One of the conference activities is the journalists’ competition aimed to encourage journalists and media specialists to investigate the challenges and opportunities for involving smallholder farmers in value chains, showcase success stories and best practices that can be replicated and raise awareness on the importance of value chains in agricultural and rural development.

Focus areas: The journalists are required to submit original pieces with concrete examples, which corresponded to one or more of the five main themes of the conference below:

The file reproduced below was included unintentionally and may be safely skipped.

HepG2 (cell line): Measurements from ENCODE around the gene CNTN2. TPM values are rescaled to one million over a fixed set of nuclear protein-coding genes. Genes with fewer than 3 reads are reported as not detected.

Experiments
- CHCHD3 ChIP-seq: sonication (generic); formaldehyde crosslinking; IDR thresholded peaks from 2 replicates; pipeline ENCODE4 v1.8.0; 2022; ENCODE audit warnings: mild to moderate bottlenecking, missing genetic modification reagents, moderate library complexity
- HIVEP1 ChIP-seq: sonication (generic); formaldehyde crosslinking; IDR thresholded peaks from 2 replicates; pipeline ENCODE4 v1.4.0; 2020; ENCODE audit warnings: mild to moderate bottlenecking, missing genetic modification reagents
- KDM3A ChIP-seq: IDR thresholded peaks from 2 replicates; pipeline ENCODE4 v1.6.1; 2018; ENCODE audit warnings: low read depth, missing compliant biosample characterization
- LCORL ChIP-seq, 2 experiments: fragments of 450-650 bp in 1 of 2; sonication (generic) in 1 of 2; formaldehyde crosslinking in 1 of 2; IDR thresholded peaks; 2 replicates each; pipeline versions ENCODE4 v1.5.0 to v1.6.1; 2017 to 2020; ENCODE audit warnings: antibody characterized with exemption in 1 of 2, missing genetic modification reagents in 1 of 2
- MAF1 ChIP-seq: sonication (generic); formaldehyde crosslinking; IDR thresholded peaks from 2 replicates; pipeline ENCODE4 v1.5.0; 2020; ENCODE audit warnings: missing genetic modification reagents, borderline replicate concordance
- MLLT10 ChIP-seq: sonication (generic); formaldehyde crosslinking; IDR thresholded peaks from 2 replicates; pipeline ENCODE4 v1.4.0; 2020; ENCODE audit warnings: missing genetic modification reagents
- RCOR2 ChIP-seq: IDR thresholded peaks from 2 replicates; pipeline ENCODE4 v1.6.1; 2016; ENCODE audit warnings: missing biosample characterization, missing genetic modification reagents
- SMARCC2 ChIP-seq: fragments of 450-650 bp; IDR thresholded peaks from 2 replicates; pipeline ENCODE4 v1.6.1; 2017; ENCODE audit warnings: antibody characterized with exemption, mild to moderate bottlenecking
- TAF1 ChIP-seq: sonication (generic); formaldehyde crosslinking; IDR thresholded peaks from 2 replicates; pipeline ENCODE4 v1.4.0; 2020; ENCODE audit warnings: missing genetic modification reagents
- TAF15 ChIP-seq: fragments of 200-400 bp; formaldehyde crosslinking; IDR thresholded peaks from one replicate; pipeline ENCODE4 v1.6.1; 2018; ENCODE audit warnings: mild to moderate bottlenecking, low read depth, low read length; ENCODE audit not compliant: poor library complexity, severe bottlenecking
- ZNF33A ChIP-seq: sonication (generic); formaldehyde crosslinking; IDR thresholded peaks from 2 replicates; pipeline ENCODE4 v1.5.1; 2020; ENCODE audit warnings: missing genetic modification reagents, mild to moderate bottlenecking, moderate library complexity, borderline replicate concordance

1. Trends impacting on value chain development. As urban areas expand, the middle class grows, people develop new tastes and busy families seek foods that are ready-prepared or easier to prepare, there are considerable opportunities for value chain development, both in domestic and export markets. What are the implications of these trends? How do existing chains need to adapt and what changes need to be made in the way new chains develop, in order to take advantage of potential markets? Offsetting these opportunities, however, are many threats. Will some agricultural value chains prove unsustainable in terms of production, processing or distribution? What will be the impact of climate change in terms of the need for both mitigation and adaptation? What are likely long-term trends with certification and could these trends spell the end of small farmers? The Conference will therefore seek to provide guidance to companies on how they should be planning for the future and to governments on how they can facilitate necessary adaptations by value chains. How can governments and the private sector plan for future interventions necessary to facilitate value chain adaptations? Are there any success stories to this effect?